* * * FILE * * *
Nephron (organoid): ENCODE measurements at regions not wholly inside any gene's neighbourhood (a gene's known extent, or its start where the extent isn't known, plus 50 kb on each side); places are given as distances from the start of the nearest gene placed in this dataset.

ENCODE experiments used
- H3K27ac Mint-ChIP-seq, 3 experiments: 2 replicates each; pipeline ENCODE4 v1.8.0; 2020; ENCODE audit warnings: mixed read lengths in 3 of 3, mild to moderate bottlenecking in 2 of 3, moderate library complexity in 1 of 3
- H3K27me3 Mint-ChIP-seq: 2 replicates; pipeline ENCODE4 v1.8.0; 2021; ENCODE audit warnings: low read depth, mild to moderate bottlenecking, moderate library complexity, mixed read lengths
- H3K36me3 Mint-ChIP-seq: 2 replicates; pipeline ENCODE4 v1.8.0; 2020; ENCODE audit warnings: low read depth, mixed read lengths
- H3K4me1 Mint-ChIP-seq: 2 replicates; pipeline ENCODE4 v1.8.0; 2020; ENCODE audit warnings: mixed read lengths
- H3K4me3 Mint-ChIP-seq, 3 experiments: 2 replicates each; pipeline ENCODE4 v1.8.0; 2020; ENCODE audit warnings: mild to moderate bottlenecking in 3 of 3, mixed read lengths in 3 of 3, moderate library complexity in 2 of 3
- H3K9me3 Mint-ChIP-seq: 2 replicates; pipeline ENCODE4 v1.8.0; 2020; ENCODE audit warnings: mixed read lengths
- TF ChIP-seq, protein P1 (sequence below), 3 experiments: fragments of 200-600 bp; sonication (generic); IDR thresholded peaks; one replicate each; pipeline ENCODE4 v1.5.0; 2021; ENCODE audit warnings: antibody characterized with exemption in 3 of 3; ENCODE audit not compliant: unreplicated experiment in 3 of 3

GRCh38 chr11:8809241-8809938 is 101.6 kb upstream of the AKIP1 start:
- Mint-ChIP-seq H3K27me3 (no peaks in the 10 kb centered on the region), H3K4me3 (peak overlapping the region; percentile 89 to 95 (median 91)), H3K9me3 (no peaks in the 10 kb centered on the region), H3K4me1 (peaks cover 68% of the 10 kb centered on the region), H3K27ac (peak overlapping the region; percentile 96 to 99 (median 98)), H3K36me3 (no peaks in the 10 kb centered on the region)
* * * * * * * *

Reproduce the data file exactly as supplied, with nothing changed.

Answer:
Nephron (organoid): ENCODE measurements at regions not wholly inside any gene's neighbourhood (a gene's known extent, or its start where the extent isn't known, plus 50 kb on each side); places are given as distances from the start of the nearest gene placed in this dataset.

ENCODE experiments used
- H3K27ac Mint-ChIP-seq, 3 experiments: 2 replicates each; pipeline ENCODE4 v1.8.0; 2020; ENCODE audit warnings: mixed read lengths in 3 of 3, mild to moderate bottlenecking in 2 of 3, moderate library complexity in 1 of 3
- H3K27me3 Mint-ChIP-seq: 2 replicates; pipeline ENCODE4 v1.8.0; 2021; ENCODE audit warnings: low read depth, mild to moderate bottlenecking, moderate library complexity, mixed read lengths
- H3K36me3 Mint-ChIP-seq: 2 replicates; pipeline ENCODE4 v1.8.0; 2020; ENCODE audit warnings: low read depth, mixed read lengths
- H3K4me1 Mint-ChIP-seq: 2 replicates; pipeline ENCODE4 v1.8.0; 2020; ENCODE audit warnings: mixed read lengths
- H3K4me3 Mint-ChIP-seq, 3 experiments: 2 replicates each; pipeline ENCODE4 v1.8.0; 2020; ENCODE audit warnings: mild to moderate bottlenecking in 3 of 3, mixed read lengths in 3 of 3, moderate library complexity in 2 of 3
- H3K9me3 Mint-ChIP-seq: 2 replicates; pipeline ENCODE4 v1.8.0; 2020; ENCODE audit warnings: mixed read lengths
- TF ChIP-seq, protein P1 (sequence below), 3 experiments: fragments of 200-600 bp; sonication (generic); IDR thresholded peaks; one replicate each; pipeline ENCODE4 v1.5.0; 2021; ENCODE audit warnings: antibody characterized with exemption in 3 of 3; ENCODE audit not compliant: unreplicated experiment in 3 of 3

GRCh38 chr11:8809241-8809938 is 101.6 kb upstream of the AKIP1 start:
- Mint-ChIP-seq H3K27me3 (no peaks in the 10 kb centered on the region), H3K4me3 (peak overlapping the region; percentile 89 to 95 (median 91)), H3K9me3 (no peaks in the 10 kb centered on the region), H3K4me1 (peaks cover 68% of the 10 kb centered on the region), H3K27ac (peak overlapping the region; percentile 96 to 99 (median 98)), H3K36me3 (no peaks in the 10 kb centered on the region)